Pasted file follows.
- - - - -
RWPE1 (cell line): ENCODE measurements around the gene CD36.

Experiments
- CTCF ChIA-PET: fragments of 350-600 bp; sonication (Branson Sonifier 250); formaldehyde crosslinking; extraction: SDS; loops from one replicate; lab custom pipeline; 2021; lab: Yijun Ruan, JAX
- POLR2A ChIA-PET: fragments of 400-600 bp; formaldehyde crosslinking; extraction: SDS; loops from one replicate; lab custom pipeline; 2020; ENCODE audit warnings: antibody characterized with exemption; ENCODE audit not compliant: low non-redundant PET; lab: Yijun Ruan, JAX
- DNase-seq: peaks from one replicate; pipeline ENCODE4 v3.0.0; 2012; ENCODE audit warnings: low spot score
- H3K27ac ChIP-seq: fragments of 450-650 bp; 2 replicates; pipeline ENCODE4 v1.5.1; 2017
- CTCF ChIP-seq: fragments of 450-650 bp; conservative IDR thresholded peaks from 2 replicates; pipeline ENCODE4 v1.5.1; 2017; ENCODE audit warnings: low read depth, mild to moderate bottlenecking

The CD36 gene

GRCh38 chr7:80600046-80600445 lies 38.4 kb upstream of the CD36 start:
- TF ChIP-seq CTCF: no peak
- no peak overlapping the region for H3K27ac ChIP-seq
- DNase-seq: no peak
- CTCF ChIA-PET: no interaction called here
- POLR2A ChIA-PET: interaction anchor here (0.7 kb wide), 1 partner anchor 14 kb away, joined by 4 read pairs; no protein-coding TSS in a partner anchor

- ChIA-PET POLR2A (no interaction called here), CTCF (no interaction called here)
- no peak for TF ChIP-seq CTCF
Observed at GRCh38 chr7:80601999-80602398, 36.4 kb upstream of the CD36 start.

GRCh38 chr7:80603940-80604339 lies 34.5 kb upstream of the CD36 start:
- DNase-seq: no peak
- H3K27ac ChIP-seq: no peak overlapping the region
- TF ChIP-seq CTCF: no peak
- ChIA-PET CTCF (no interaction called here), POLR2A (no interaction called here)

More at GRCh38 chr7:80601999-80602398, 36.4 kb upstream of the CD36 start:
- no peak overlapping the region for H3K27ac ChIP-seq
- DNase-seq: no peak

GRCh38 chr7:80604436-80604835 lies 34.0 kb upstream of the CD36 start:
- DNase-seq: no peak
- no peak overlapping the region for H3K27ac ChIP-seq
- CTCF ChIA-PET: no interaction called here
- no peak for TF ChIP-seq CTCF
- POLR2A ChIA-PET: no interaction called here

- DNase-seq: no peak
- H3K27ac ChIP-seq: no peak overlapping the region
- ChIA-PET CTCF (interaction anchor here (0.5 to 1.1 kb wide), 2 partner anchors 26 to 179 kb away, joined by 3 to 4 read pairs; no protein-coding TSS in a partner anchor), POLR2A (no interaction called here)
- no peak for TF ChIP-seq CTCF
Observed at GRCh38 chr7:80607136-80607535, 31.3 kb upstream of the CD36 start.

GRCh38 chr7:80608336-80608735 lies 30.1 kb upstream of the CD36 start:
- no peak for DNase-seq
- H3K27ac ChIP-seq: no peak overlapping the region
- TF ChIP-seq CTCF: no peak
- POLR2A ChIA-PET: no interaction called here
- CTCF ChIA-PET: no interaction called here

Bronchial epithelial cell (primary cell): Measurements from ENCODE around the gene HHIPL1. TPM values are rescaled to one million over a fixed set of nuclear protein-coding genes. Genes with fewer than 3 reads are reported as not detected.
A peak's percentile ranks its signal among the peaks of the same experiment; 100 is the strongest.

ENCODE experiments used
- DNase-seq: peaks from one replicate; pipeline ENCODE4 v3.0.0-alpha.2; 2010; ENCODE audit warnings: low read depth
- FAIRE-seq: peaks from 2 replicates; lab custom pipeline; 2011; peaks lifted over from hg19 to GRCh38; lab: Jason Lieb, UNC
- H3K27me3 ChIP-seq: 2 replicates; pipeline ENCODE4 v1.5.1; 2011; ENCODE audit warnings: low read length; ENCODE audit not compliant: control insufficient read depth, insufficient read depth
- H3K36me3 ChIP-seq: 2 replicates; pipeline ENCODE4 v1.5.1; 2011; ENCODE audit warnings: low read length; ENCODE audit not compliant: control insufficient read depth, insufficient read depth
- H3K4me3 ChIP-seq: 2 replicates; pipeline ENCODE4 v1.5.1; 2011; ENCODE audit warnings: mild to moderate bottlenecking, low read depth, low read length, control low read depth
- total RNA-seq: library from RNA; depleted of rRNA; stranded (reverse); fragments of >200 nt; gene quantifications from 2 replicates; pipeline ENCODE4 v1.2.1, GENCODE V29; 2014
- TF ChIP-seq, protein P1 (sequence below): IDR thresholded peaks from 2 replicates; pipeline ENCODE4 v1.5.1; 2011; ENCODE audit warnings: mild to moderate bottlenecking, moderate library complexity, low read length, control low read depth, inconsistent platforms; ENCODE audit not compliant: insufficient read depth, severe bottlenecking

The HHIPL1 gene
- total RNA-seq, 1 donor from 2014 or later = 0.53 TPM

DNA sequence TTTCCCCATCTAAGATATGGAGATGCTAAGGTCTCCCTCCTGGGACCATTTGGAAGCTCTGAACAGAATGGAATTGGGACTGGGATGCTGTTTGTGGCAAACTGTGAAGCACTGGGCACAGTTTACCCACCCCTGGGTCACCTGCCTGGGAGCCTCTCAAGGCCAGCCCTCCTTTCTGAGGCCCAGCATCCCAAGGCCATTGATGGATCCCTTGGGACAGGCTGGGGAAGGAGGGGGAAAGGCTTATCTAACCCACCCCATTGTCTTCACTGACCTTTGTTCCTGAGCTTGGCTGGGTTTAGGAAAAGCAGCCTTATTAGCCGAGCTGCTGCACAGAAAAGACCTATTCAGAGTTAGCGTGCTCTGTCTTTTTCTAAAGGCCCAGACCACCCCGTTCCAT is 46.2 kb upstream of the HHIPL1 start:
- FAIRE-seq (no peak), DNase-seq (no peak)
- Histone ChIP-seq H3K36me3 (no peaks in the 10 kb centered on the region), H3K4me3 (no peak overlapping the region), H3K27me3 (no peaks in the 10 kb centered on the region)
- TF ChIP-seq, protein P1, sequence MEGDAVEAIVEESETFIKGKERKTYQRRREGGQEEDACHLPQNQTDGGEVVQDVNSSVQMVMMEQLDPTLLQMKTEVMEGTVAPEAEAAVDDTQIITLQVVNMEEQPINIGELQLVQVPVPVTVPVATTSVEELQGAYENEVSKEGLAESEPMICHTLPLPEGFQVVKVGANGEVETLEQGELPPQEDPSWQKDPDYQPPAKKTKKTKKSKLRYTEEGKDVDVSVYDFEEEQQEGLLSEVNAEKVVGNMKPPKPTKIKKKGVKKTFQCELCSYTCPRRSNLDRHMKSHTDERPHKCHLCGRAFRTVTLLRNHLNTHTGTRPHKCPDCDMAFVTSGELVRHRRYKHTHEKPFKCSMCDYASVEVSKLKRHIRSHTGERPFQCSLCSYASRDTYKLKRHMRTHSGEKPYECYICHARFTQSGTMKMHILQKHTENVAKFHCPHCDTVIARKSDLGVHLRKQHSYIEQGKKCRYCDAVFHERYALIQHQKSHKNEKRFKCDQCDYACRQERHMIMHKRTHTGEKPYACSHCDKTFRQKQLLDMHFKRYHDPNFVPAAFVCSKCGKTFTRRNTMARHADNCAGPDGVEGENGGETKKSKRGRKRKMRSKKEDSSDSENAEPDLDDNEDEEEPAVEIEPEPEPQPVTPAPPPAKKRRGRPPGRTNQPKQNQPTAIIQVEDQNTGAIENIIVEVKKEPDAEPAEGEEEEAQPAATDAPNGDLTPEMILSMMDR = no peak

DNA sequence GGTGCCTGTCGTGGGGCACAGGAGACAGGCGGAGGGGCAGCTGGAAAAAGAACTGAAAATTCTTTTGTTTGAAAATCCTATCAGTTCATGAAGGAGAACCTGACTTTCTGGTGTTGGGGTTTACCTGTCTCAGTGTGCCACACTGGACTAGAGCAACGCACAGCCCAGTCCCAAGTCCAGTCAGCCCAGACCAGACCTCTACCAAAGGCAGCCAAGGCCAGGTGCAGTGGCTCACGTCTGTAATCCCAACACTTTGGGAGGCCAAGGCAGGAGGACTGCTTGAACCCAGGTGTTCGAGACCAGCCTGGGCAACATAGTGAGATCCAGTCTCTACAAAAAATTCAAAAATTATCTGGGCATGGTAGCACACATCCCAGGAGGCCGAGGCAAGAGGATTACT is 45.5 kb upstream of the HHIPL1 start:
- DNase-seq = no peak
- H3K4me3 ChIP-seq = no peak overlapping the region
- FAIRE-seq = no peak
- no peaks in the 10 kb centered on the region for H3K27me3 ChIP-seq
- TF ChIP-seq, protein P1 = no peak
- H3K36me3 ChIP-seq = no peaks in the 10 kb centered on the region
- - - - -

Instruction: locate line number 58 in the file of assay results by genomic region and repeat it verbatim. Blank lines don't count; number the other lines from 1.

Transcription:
- TF ChIP-seq, protein P1, sequence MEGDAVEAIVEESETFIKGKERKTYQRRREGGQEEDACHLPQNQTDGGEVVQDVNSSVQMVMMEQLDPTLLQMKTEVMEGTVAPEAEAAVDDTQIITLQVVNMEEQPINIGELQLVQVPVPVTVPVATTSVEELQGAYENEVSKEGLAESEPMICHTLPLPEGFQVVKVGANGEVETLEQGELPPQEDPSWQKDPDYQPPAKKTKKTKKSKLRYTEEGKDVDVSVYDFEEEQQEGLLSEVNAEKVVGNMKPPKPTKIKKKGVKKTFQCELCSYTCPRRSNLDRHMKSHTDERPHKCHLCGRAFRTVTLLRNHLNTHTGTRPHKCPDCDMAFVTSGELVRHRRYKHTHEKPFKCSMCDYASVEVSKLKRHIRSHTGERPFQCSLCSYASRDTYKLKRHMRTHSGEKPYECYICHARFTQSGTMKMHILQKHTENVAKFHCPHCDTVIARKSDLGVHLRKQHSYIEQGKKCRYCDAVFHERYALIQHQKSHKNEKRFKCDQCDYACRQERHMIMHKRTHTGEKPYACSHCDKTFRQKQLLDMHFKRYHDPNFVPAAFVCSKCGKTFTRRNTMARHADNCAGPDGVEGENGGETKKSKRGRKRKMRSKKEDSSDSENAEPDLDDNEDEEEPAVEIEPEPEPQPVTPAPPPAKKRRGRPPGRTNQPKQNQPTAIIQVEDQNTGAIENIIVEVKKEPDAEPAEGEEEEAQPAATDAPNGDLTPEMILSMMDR = no peak